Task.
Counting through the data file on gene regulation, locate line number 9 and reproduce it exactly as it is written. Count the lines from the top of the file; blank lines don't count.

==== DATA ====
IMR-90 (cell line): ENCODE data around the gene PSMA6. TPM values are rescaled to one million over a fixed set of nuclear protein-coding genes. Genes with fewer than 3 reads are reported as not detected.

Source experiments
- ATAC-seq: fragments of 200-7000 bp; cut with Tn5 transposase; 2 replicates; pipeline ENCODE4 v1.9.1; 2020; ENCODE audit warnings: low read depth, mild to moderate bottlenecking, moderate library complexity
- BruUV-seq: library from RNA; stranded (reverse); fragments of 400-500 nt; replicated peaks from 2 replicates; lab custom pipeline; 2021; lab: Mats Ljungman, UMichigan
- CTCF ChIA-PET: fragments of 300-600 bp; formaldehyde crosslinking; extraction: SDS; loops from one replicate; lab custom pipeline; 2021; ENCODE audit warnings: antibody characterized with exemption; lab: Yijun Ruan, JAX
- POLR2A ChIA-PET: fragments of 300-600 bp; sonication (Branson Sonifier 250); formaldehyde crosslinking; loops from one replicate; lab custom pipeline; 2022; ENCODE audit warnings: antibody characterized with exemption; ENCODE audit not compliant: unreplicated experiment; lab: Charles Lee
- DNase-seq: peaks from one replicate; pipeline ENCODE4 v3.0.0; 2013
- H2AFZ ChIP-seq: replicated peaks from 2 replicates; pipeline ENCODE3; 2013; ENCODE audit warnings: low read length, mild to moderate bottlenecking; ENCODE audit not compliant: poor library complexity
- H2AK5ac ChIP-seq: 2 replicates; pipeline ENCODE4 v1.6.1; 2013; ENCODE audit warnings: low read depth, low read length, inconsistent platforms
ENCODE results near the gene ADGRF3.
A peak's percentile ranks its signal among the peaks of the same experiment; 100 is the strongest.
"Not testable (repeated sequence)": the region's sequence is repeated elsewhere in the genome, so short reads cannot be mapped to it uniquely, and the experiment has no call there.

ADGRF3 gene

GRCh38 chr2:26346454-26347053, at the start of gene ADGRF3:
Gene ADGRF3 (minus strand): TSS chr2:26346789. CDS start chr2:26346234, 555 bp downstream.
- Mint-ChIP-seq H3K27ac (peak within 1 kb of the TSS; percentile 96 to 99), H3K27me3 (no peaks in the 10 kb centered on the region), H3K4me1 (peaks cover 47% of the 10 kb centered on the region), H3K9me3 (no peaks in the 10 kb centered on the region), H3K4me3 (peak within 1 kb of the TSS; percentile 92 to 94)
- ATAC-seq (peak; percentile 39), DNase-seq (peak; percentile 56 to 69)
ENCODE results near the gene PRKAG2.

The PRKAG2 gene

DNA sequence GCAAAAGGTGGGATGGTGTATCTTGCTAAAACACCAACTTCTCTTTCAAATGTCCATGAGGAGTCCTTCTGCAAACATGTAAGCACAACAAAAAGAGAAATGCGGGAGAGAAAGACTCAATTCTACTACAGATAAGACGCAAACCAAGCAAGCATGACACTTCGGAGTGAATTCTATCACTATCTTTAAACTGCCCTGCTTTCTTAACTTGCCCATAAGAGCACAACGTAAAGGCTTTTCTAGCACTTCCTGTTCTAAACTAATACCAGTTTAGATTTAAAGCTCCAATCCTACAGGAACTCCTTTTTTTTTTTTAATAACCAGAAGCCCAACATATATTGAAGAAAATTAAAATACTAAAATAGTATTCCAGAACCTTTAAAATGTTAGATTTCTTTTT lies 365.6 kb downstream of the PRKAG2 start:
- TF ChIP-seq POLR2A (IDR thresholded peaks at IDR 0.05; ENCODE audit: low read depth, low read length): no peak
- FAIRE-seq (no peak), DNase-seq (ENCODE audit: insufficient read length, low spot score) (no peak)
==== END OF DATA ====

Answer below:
- H2AK5ac ChIP-seq: 2 replicates; pipeline ENCODE4 v1.6.1; 2013; ENCODE audit warnings: low read depth, low read length, inconsistent platforms